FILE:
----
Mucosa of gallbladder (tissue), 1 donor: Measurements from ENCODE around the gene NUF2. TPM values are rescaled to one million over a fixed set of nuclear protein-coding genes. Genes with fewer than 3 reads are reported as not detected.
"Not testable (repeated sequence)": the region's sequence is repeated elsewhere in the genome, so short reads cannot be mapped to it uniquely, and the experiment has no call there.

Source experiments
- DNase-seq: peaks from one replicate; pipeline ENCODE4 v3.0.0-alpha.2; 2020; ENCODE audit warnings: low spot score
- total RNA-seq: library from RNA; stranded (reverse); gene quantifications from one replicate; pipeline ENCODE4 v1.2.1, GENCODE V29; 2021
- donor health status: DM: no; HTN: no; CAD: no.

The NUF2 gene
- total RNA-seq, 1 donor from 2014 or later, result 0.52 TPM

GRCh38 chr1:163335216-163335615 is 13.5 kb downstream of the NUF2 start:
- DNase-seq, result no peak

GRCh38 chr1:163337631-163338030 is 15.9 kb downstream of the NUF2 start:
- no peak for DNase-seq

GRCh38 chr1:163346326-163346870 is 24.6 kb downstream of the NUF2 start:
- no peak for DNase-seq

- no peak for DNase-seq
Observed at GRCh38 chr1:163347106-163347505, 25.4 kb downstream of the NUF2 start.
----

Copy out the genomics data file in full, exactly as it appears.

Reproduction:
Mucosa of gallbladder (tissue), 1 donor: Measurements from ENCODE around the gene NUF2. TPM values are rescaled to one million over a fixed set of nuclear protein-coding genes. Genes with fewer than 3 reads are reported as not detected.
"Not testable (repeated sequence)": the region's sequence is repeated elsewhere in the genome, so short reads cannot be mapped to it uniquely, and the experiment has no call there.

Source experiments
- DNase-seq: peaks from one replicate; pipeline ENCODE4 v3.0.0-alpha.2; 2020; ENCODE audit warnings: low spot score
- total RNA-seq: library from RNA; stranded (reverse); gene quantifications from one replicate; pipeline ENCODE4 v1.2.1, GENCODE V29; 2021
- donor health status: DM: no; HTN: no; CAD: no.

The NUF2 gene
- total RNA-seq, 1 donor from 2014 or later, result 0.52 TPM

GRCh38 chr1:163335216-163335615 is 13.5 kb downstream of the NUF2 start:
- DNase-seq, result no peak

GRCh38 chr1:163337631-163338030 is 15.9 kb downstream of the NUF2 start:
- no peak for DNase-seq

GRCh38 chr1:163346326-163346870 is 24.6 kb downstream of the NUF2 start:
- no peak for DNase-seq

- no peak for DNase-seq
Observed at GRCh38 chr1:163347106-163347505, 25.4 kb downstream of the NUF2 start.